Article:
Through ANCSA, the federal government has transferred 44 million hectares – land owned by Alaska Natives shareholders – to regional and village groups in Alaska Native. The federal government also compensated the new Alaska Native Corporations corporations for a total of $962.5 million for land lost in the transaction agreement. In general, the village companies own the land on their land, while the regional company owns the basement of the village society. ANCSA also gave village societies some control over development “within the boundaries of the Aboriginal village” by regional groups. The distribution of land ownership and underground resources and control of development have caused controversy among regional and village companies about the details of what this actually means in practice, and court decisions and changes to ANCSA have been needed to clarify this relationship. The selections of countries approved under the ANCSA are complex and changes have been made to the ANCSA to address some of the inequalities that were put in place during the selection process. The land development of anASA is made even more difficult by land exchange, facilitation, land protection issues and land redistribution requirements for individuals, businesses and community development, in accordance with Section 14 (C) (3) of the ANCSA. I think all of our Alaska native companies are just starting to get involved and we will see a lot more success throughout Alaska. To get to this point, many of us, like most American companies, have gone through difficult times. Sometimes there are economic factors beyond our control, but the real test of management is to go through difficult times and reverse losses. My CEOs are working hard to get the best for Alaska Natives, and while we are all taking slightly different paths to achieve that goal, we are all working to improve Aboriginal people socially and economically.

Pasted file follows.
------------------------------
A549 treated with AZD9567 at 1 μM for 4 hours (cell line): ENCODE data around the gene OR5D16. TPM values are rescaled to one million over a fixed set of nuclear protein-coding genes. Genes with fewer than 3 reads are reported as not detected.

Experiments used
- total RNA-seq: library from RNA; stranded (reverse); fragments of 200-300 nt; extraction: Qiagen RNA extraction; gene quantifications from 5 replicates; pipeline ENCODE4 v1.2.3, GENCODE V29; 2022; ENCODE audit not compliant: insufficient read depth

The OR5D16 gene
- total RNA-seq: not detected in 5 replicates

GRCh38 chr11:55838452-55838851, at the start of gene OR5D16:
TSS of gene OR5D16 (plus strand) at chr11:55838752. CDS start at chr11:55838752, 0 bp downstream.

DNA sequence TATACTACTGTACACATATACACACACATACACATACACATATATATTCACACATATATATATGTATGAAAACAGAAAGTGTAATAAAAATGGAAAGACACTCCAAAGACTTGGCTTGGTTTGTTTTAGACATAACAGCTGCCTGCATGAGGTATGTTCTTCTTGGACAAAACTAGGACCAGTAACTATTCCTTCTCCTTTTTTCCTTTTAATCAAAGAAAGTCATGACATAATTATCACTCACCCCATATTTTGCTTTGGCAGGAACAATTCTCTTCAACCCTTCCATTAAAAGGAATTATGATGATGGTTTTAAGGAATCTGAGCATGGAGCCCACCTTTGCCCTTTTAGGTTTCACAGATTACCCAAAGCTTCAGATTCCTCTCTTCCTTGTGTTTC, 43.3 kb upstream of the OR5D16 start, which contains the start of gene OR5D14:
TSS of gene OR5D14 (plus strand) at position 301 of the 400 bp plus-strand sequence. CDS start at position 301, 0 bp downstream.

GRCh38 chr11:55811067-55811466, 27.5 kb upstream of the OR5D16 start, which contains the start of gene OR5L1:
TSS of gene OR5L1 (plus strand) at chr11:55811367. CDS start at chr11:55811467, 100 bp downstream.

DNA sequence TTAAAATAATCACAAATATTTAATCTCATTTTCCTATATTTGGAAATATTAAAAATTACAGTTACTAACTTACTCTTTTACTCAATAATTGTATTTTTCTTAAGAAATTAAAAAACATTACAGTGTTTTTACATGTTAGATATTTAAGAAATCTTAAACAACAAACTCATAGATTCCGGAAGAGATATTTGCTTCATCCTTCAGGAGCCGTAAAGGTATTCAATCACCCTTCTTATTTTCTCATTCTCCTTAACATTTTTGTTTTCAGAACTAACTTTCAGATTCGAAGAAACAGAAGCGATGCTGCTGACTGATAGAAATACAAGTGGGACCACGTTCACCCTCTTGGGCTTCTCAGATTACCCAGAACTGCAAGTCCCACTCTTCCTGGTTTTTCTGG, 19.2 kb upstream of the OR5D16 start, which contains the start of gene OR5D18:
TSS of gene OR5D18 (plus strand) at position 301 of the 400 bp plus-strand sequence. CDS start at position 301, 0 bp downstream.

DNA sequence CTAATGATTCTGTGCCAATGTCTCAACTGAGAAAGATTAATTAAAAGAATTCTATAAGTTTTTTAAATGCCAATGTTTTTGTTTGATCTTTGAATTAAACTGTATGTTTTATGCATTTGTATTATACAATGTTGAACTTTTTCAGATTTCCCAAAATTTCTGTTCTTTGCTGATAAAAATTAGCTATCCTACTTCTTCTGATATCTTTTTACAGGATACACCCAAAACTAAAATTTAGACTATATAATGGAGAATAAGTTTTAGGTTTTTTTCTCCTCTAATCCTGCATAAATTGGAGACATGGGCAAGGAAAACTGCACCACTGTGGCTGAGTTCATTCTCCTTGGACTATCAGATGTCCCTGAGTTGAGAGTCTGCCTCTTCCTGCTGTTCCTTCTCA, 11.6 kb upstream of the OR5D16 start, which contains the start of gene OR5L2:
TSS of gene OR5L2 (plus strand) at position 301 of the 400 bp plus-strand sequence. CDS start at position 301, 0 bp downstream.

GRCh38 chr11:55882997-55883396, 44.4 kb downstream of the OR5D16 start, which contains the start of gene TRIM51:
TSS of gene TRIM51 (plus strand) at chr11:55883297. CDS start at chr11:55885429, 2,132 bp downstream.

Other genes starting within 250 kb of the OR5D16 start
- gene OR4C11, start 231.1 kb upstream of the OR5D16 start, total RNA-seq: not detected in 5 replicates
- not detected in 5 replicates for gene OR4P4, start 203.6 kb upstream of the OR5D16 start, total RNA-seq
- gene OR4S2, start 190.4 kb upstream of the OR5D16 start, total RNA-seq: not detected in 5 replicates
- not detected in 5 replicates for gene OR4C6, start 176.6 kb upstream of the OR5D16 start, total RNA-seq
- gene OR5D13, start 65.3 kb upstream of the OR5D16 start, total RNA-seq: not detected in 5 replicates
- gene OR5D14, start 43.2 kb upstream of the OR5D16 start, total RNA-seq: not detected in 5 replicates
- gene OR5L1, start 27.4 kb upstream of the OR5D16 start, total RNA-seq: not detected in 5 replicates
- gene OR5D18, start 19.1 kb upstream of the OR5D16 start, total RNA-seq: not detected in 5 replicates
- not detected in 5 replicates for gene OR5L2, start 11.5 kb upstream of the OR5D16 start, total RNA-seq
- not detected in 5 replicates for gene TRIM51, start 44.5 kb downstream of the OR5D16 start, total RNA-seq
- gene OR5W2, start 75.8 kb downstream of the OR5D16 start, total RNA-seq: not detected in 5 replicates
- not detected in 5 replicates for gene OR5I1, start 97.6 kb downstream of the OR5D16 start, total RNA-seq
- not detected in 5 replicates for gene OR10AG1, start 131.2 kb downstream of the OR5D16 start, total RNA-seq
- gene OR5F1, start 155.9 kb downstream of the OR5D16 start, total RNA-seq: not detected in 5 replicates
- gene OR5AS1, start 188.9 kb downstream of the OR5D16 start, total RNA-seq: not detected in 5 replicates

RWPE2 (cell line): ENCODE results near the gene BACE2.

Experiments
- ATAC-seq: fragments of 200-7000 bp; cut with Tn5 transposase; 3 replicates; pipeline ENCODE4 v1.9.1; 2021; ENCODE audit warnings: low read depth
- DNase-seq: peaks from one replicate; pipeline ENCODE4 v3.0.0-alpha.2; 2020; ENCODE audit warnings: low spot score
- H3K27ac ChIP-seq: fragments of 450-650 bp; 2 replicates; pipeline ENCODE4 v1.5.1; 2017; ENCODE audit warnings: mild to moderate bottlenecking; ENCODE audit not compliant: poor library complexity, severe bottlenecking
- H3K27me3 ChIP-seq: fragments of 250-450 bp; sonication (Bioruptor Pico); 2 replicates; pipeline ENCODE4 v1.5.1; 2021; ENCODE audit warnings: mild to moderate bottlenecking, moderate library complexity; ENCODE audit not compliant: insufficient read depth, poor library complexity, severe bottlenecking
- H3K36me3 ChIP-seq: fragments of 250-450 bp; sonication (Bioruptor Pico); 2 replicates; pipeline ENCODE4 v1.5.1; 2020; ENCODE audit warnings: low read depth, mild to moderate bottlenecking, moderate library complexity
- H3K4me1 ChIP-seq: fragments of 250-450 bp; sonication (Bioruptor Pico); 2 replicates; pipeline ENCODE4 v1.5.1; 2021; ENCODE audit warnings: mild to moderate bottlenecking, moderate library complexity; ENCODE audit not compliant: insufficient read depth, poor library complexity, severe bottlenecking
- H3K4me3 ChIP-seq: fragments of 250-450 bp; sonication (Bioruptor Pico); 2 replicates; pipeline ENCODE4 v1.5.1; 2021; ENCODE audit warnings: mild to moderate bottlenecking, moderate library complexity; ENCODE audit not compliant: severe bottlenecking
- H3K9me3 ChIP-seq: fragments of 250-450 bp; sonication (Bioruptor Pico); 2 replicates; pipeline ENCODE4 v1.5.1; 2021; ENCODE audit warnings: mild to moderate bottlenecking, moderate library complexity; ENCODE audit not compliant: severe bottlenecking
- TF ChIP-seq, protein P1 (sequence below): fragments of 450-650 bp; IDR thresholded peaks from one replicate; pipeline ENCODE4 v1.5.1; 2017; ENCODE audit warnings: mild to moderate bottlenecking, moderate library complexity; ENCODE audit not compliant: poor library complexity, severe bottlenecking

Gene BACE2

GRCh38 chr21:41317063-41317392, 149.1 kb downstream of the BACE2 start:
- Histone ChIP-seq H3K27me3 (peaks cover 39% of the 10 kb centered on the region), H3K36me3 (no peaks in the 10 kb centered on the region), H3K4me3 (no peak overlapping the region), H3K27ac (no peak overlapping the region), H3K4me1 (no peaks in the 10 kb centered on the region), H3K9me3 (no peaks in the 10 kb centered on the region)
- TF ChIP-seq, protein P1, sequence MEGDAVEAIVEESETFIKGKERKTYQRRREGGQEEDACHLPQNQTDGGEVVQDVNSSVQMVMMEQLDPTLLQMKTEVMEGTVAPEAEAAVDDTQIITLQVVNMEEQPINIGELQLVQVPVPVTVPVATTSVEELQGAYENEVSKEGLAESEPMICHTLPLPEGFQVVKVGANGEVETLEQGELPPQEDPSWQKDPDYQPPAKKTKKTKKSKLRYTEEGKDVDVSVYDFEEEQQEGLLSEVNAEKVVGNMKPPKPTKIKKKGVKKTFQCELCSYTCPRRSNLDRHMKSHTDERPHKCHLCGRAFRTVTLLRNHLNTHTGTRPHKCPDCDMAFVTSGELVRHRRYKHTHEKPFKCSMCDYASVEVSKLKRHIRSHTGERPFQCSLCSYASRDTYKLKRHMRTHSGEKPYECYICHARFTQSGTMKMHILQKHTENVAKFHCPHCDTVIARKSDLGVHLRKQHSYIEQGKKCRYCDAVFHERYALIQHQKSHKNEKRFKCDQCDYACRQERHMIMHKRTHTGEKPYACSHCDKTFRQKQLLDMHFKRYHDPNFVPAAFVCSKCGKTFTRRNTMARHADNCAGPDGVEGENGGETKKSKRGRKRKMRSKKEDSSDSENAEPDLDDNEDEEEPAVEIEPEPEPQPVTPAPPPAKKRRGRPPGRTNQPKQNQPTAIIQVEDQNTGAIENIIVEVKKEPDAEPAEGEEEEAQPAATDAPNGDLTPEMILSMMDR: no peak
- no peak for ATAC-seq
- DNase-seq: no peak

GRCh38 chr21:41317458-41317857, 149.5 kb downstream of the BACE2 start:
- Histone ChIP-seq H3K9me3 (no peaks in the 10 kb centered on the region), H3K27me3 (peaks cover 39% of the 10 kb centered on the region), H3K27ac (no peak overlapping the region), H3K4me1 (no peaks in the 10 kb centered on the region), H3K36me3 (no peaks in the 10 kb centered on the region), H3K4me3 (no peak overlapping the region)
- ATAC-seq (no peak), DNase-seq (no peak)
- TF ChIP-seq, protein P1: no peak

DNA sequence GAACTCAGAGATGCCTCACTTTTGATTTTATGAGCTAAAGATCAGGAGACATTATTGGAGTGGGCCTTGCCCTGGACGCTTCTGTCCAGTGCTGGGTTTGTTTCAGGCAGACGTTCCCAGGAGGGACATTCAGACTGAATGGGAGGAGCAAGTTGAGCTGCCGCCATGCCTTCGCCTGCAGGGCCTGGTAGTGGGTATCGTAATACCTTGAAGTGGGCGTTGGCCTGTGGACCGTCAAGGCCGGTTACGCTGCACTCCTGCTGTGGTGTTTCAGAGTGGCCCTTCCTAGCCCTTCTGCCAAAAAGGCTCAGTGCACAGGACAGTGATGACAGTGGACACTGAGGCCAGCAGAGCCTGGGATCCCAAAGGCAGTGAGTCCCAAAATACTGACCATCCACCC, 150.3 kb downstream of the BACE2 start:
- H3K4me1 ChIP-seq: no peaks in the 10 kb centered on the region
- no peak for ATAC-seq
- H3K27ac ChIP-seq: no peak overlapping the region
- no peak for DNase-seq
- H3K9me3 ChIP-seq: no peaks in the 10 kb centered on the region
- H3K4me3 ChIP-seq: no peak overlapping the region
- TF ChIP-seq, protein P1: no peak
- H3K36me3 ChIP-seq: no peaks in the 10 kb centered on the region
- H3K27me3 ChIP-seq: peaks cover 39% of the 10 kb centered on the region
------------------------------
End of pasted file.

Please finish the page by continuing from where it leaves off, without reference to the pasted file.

Knowing this gives me a lot of respect for my colleagues. The dignity they confer on their efforts has resulted in many remarkable successes that are written only throughout Alaska. But a subsequent Alaskan government led by Governor William A. Egan would defend positions on which the AFN and other interest groups could largely agree.  The natives, alongside the Alaska Congressional delegation and newly elected Governor William A. Egan, finally found the basis for presenting an agreement to Congress.   The proposed comparison conditions faced challenges in both houses, but found a strong ally in Senator Henry M. Jackson of Washington State.  The most controversial topics that maintained the authorization were the methods of determining alaska Natives` land selection and financial allocation.  When we look to the future, we can look at our cultural and traditional values and our elders to maintain leadership.
The leaders, who have carefully developed the ANCSA, have developed a developing agreement that has been amended many times and is likely to be amended many times. Those who will make the changes in the future will be the indigenous people themselves, in acts of self-determination. The Alaskans were entitled to ownership of the entire country in Alaska, the surface and the basement, depending on their Aboriginal use and occupation. The payment of this debt was far from a slope of land. Instead of issuing reservations, held in trust by the U.S. government, as did the majority of tribes in the Lower 48, the Alaska Native Claims Settlement Act created 12 corporations of Alaskan natives regional beneficiaries and more than 200 groups of villages, groups and cities to obtain what would eventually be about 45.5 million hectares with $1 billion in cash payments.